Pegah Ahangarani and the significance of football

A short article in today’s Daily Telegraph raises speculation about the whereabouts of the Iranian documentary maker, blogger and activist for women’s rights, Pegah Ahangarani, who is widely reported to have been arrested on her way to the airport. Her crime? The strong suspicion by those on the ground is that she was detained because she was due to fly to Germany to comment for the German media on the women’s football World Cup; women in Iran are forbidden from entering stadia to watch football matches, and the Iranian government have form in respect of preventing women from engaging with the ‘beautiful game’ – only last month, the Iranian photojournalist Maryam Majd, who had campaigned for women to be able to watch live football, was also arrested on her way to the World Cup.

Trivial subject matter about which to protest? Clearly not, as it has resulted in a number of women being deprived of their liberty. Astonishing? Most certainly. Football has the capacity to cross boundaries of race, religion, class and gender, drawing together human beings across the globe in the thrills and tensions created by the skill of 22 men or women working as teams, with flashes of individual brilliance. It can be a force for good, and disputes over access to matches could rapidly turn it into a symbol for equality.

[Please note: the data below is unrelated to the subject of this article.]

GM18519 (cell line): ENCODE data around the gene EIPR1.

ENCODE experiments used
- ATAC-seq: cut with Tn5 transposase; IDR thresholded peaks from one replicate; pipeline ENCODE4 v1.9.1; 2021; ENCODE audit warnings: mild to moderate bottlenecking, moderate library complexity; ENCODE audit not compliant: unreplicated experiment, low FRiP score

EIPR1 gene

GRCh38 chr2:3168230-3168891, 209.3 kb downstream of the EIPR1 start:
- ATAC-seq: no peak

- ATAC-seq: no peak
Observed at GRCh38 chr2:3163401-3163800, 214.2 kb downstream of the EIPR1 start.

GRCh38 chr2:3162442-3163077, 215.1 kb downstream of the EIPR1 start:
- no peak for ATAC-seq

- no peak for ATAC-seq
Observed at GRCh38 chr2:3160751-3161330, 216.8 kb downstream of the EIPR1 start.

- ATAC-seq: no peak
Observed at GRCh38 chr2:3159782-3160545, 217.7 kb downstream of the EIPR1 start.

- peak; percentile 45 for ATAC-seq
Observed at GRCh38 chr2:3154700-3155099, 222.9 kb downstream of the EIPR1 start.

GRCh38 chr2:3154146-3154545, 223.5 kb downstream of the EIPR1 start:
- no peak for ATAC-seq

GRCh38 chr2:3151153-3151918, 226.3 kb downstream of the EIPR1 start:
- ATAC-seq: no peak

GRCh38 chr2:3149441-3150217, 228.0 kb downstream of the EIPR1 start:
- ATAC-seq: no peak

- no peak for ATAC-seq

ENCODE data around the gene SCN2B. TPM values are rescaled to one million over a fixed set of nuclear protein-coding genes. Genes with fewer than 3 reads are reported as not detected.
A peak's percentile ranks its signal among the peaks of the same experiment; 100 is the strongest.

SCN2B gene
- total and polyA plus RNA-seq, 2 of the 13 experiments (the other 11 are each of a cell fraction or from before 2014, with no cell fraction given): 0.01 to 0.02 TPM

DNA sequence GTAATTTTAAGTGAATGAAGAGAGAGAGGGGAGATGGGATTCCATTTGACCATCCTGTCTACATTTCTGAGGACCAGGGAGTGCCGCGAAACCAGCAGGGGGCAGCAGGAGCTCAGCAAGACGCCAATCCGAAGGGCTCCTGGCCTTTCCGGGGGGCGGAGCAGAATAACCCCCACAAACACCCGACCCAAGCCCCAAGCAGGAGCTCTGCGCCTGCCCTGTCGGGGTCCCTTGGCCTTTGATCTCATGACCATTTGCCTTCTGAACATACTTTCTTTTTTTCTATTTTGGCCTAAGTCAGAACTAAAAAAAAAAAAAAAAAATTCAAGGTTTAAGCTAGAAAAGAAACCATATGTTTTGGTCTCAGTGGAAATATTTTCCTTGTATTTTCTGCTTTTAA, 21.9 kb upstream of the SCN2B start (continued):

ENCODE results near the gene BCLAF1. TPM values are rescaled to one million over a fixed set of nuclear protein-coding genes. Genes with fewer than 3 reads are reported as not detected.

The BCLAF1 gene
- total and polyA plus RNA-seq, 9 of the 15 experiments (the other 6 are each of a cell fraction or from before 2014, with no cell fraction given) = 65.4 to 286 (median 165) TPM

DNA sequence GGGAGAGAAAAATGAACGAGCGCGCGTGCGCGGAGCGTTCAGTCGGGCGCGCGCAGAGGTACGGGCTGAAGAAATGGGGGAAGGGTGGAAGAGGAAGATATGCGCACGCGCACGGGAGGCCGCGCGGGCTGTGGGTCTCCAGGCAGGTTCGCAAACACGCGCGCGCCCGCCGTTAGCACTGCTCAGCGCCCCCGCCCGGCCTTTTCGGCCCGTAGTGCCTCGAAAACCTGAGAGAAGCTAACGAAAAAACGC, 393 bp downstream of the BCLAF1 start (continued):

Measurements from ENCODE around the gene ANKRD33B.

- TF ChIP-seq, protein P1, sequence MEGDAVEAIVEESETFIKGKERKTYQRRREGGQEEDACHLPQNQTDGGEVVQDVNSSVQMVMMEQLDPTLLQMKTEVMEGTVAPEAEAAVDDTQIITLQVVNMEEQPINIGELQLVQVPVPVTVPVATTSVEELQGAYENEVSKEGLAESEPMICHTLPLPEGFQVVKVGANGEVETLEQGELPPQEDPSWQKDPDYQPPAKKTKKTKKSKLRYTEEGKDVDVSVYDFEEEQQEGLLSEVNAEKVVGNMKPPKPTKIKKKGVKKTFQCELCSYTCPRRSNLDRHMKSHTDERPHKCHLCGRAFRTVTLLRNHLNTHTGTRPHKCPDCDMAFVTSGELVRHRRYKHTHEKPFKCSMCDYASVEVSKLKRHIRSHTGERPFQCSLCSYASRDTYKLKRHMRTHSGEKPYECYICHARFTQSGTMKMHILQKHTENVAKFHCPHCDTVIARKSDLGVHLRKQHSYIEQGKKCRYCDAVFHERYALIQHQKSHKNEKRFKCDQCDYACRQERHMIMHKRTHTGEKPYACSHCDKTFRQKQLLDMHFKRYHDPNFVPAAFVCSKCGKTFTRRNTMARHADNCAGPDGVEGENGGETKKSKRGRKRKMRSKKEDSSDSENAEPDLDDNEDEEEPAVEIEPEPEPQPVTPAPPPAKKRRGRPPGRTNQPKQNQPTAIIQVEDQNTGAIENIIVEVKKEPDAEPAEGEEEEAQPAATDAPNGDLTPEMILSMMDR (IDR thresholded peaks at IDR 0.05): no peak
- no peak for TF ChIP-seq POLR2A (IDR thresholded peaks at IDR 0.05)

The ‘One Million Signatures’ campaign is a campaign by women in Iran which aims to have such discriminatory laws repealed. Its proponents argue, sensibly, that there is no place for such discrimination in our world. Take a look at their website if you need to be reminded about the discrimination experienced by women in Iran, despite the great cultural potential of that ancient country. A girl of 9 is considered under the Iranian penal code to be an adult and is punishable as such (even to the extent of being subject to the death sentence); a girl of 13 or younger can legally be married off by her father, even if her mother objects; women, unlike men, are not recognised as appropriate witnesses under the law.

What can we do about it? We must first not let ourselves be held back by fears that we might be interfering inappropriately in the mores of another culture: discrimination is discrimination, and women in Iran are asking for our support. Second, let us use the power of our networks to share the word about Pegah Ahangarani as swiftly as possible. She and others like her should be free to go to watch football.

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